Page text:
pont du gard



Hérault [34]. Capital: Montpellier.

The département of Hérault was created from the central part of the historic province of Languedoc.

To Hérault’s north is the département of Gard. To the west is the region of Midi-Pyrénées. To the south is the département of Aude and to the east is the Mediterranean Sea. The Hérault River, which gives the département its name, flows across it from north to south, reaching the Mediterranean Sea in a lowland of small coastal lagoons.


Lozère [48]. Capital: Mende.

The département of Lozère is located in the southeastern part of the Massif Central on the Atlantic-Mediterranean watershed. All of Lozère’s rivers and streams, some 400, have their sources in the département itself. The Allier River, which originates in the Maure de la Gardille range, flows for 25 miles along Lozère’s northeastern border. The Tarn River begins south of Mount Lozère and the Lot River rises south of the Montagne du Goulet. It flows east through Mende. Several small rivers, including the Chassezac (see below), one of the wildest torrents in France, flow into the Rhône Basin via the Ardèche River and the Gard River.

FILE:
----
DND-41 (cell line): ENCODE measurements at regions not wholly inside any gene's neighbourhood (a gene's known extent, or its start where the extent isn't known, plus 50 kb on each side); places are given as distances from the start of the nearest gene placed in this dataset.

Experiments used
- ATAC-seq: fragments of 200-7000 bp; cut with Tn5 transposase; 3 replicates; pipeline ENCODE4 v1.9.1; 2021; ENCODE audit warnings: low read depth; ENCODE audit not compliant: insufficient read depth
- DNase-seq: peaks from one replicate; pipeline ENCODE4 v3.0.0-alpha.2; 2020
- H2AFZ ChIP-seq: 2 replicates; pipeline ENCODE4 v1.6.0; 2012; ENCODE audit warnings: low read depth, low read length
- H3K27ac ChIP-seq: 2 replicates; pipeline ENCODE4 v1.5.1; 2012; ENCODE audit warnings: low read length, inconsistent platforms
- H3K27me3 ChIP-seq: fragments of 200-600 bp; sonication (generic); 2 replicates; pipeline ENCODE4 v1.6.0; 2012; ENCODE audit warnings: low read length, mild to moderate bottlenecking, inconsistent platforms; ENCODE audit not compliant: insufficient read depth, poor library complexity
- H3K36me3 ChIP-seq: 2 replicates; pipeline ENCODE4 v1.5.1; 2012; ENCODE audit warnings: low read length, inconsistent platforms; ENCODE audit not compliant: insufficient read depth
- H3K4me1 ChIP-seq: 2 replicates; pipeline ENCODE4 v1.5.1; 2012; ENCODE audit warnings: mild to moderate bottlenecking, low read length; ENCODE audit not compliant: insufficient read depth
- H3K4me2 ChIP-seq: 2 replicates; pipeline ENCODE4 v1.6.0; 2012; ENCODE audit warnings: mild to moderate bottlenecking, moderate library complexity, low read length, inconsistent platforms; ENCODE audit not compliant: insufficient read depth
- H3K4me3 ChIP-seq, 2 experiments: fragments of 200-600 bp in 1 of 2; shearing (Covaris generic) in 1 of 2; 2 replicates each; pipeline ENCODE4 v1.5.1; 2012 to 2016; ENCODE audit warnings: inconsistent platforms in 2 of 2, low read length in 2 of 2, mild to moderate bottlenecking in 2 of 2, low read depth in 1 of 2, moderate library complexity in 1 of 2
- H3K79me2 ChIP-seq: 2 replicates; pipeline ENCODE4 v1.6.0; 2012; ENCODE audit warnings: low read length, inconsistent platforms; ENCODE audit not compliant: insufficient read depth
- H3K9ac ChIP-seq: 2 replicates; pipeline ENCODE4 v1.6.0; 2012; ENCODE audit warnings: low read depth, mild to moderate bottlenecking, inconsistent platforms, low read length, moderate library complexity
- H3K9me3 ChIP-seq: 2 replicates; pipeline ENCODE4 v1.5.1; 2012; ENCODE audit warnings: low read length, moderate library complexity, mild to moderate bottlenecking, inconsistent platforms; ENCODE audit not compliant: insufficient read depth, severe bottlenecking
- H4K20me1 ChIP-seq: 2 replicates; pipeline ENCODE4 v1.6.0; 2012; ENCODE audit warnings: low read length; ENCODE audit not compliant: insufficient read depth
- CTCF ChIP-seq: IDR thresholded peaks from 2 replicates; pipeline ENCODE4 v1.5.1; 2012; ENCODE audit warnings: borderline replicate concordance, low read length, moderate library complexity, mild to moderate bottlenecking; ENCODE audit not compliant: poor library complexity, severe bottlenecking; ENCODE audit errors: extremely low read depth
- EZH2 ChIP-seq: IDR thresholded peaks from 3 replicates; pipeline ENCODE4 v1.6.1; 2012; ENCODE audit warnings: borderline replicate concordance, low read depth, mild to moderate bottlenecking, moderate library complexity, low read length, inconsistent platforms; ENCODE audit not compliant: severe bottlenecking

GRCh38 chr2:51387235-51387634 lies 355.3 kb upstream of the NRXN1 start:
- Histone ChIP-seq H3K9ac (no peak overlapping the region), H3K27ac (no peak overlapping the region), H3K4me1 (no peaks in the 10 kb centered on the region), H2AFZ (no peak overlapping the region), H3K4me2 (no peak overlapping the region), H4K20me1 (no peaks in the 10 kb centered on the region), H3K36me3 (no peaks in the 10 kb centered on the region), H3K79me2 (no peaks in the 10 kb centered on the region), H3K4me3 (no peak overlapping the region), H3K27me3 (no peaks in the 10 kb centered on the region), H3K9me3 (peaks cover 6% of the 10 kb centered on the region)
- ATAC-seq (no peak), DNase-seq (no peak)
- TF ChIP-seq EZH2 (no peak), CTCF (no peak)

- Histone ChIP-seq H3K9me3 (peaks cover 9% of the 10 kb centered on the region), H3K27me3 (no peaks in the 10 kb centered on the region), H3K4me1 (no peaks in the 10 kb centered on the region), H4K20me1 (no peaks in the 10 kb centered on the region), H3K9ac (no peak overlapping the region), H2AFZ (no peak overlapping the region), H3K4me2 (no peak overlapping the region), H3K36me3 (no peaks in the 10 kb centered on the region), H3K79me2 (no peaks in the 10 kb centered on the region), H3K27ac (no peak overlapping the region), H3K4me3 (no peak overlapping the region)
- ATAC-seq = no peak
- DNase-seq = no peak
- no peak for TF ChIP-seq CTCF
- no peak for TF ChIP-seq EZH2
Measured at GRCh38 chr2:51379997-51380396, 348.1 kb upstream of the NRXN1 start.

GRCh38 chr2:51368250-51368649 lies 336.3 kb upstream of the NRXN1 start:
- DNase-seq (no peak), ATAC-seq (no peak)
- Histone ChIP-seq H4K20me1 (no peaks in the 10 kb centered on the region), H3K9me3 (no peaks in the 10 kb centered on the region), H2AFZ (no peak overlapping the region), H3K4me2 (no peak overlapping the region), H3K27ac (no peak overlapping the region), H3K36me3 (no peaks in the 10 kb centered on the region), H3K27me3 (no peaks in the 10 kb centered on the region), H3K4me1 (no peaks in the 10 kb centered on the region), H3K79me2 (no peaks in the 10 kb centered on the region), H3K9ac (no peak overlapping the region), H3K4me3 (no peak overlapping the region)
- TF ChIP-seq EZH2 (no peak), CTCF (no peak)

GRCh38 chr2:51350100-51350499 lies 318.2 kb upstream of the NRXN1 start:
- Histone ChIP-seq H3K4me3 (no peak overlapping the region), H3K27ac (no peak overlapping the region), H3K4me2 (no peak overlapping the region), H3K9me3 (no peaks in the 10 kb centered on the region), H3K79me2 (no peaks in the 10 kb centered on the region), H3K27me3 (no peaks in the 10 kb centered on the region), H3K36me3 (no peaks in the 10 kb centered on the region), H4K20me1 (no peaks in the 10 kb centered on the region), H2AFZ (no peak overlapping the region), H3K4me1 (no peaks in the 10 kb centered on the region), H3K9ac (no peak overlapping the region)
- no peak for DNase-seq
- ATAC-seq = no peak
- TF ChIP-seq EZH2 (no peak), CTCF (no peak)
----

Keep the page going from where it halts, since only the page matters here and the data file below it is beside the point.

Pyrenées-Orientales [66]. Capital: Perpignan.

The département was created from the historic province of Roussillon, the region of Cerdagne and fragments of Languedoc.

In the département’s west is the granite Carlit Peak that soars to the height of 9,583 feet (see below). The peak is surrounded by glacial lakes and by other peaks that exceed 8,500 feet. The Carlit Massif feeds the Ariège, the Aude, and the Têt rivers.




Best villages of Languedoc-Roussillon